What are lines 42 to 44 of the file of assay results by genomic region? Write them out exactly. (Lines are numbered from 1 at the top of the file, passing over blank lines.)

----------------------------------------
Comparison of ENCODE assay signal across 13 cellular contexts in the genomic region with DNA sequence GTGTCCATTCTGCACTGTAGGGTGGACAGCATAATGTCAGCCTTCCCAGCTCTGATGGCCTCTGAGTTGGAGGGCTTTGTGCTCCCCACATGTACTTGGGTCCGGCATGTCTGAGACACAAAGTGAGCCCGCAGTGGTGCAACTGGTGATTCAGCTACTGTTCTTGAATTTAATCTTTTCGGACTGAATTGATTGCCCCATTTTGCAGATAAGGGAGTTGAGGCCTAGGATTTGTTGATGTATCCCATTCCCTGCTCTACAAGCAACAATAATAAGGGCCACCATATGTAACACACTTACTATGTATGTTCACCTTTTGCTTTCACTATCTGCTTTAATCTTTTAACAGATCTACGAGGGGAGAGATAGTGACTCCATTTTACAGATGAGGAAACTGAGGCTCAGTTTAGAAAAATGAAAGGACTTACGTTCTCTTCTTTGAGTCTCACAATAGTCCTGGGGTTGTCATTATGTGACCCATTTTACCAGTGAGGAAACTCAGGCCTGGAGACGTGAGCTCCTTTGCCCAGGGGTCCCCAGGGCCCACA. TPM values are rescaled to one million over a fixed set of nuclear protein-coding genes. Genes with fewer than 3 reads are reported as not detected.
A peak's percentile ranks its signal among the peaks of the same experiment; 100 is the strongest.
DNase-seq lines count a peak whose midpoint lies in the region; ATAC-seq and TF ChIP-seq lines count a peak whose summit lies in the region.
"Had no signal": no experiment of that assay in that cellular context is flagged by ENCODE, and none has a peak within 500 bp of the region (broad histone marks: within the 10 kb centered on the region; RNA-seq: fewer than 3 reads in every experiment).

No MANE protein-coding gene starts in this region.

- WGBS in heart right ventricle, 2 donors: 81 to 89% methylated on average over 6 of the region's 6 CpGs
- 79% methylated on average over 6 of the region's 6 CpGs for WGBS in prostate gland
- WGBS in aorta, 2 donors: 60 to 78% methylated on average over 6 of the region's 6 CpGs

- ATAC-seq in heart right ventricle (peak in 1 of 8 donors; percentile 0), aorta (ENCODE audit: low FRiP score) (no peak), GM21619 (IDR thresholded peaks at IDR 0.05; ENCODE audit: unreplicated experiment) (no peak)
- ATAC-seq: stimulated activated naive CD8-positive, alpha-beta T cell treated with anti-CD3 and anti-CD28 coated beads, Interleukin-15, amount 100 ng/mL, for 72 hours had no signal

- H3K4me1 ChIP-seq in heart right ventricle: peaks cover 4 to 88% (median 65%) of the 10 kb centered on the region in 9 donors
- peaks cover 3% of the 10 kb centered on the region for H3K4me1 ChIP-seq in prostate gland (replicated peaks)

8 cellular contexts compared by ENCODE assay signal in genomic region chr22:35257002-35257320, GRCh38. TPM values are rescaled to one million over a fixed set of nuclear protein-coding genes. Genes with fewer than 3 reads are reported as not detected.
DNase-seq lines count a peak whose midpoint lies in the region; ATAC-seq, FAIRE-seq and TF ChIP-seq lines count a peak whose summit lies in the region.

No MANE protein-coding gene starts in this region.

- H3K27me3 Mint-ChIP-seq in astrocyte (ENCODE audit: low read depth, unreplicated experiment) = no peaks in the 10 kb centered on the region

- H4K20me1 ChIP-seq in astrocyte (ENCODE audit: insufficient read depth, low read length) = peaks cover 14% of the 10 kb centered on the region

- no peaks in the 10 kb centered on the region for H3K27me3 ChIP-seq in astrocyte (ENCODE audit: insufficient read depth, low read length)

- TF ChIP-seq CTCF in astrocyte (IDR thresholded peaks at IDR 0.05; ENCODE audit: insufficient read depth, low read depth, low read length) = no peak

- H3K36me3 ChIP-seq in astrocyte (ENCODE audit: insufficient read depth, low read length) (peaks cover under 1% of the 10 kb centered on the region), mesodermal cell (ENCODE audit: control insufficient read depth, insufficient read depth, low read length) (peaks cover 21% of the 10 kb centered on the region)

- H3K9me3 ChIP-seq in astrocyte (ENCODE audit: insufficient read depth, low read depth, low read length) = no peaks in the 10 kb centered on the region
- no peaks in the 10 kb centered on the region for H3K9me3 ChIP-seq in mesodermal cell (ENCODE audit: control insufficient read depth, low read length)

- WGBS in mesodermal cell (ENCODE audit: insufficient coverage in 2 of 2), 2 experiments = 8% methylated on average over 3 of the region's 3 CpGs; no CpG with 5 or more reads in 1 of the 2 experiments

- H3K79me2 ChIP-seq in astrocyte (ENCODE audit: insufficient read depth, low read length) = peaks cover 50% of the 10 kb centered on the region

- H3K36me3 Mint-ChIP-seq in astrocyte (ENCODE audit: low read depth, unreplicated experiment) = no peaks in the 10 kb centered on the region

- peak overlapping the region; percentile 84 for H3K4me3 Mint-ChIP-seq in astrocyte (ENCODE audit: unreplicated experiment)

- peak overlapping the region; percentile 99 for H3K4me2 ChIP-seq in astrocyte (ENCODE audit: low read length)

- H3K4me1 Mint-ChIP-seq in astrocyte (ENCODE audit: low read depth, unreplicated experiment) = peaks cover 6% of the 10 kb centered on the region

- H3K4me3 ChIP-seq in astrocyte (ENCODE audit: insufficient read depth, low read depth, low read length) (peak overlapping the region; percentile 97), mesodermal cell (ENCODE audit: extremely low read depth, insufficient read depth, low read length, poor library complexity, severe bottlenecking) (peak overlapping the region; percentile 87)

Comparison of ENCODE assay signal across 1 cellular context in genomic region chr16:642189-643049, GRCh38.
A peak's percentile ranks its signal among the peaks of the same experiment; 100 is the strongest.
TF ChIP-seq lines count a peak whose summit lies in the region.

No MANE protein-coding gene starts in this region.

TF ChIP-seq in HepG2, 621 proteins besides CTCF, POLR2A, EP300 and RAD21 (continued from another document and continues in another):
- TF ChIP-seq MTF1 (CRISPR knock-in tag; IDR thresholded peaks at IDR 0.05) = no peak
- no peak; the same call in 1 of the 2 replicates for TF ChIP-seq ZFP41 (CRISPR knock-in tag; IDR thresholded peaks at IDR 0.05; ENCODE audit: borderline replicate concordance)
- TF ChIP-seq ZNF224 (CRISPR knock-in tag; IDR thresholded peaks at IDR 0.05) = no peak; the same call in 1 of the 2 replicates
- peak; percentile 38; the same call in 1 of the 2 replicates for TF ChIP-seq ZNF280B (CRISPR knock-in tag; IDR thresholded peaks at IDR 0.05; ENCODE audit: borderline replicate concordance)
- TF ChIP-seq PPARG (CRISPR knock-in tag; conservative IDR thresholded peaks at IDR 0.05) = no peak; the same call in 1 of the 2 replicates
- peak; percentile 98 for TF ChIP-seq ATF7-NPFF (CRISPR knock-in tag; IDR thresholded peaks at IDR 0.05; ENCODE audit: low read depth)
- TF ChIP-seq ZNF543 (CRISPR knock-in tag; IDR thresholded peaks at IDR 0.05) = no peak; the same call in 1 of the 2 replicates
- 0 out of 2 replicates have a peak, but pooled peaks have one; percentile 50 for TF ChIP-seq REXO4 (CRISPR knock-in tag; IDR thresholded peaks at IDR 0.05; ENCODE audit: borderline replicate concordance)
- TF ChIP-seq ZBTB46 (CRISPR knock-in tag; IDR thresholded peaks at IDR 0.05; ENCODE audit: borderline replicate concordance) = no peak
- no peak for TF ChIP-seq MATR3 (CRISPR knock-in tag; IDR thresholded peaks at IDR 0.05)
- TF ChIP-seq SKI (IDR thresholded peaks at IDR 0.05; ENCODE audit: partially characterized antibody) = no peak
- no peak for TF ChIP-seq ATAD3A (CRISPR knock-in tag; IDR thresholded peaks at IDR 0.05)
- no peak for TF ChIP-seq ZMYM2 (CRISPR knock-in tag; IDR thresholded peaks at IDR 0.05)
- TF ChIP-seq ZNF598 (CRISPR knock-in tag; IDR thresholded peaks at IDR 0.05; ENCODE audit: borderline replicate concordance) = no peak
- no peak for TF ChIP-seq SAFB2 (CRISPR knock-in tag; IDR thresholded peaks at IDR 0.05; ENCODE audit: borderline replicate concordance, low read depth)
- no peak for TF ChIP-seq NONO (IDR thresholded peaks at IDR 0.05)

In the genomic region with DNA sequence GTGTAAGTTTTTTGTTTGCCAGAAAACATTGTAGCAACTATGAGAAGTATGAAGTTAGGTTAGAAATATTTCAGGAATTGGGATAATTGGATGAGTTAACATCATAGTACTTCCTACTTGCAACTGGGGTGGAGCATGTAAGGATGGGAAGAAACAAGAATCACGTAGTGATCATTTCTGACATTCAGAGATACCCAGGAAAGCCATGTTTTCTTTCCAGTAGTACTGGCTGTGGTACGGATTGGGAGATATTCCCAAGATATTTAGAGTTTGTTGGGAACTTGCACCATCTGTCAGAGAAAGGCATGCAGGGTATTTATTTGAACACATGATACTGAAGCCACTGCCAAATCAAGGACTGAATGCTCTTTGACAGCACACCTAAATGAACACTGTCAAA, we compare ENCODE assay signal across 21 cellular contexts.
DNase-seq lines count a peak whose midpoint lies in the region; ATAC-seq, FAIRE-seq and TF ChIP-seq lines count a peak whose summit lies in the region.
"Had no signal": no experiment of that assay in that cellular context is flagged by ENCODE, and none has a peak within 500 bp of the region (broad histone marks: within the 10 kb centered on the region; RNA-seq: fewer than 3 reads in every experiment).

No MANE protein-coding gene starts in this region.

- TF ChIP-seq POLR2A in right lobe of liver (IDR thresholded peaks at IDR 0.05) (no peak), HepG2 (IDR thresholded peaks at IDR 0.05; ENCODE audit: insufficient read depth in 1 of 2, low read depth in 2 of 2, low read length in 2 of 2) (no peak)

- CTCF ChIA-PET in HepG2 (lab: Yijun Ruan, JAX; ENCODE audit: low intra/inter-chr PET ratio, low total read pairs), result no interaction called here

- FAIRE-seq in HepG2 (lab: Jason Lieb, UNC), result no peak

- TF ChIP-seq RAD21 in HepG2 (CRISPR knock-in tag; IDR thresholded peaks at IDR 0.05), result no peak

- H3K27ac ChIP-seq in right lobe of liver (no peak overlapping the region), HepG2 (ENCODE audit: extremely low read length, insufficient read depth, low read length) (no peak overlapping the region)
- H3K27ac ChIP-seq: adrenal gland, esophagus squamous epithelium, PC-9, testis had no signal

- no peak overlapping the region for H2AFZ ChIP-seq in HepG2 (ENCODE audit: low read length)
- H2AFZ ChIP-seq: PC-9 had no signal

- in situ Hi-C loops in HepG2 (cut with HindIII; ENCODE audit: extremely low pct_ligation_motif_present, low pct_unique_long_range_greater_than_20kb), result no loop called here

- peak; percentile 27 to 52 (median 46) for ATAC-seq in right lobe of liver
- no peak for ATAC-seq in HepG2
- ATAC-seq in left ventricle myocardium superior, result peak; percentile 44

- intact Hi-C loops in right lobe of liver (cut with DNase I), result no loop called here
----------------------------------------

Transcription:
- 0 out of 2 replicates have a peak, but pooled peaks have one; percentile 50 for TF ChIP-seq REXO4 (CRISPR knock-in tag; IDR thresholded peaks at IDR 0.05; ENCODE audit: borderline replicate concordance)
- TF ChIP-seq ZBTB46 (CRISPR knock-in tag; IDR thresholded peaks at IDR 0.05; ENCODE audit: borderline replicate concordance) = no peak
- no peak for TF ChIP-seq MATR3 (CRISPR knock-in tag; IDR thresholded peaks at IDR 0.05)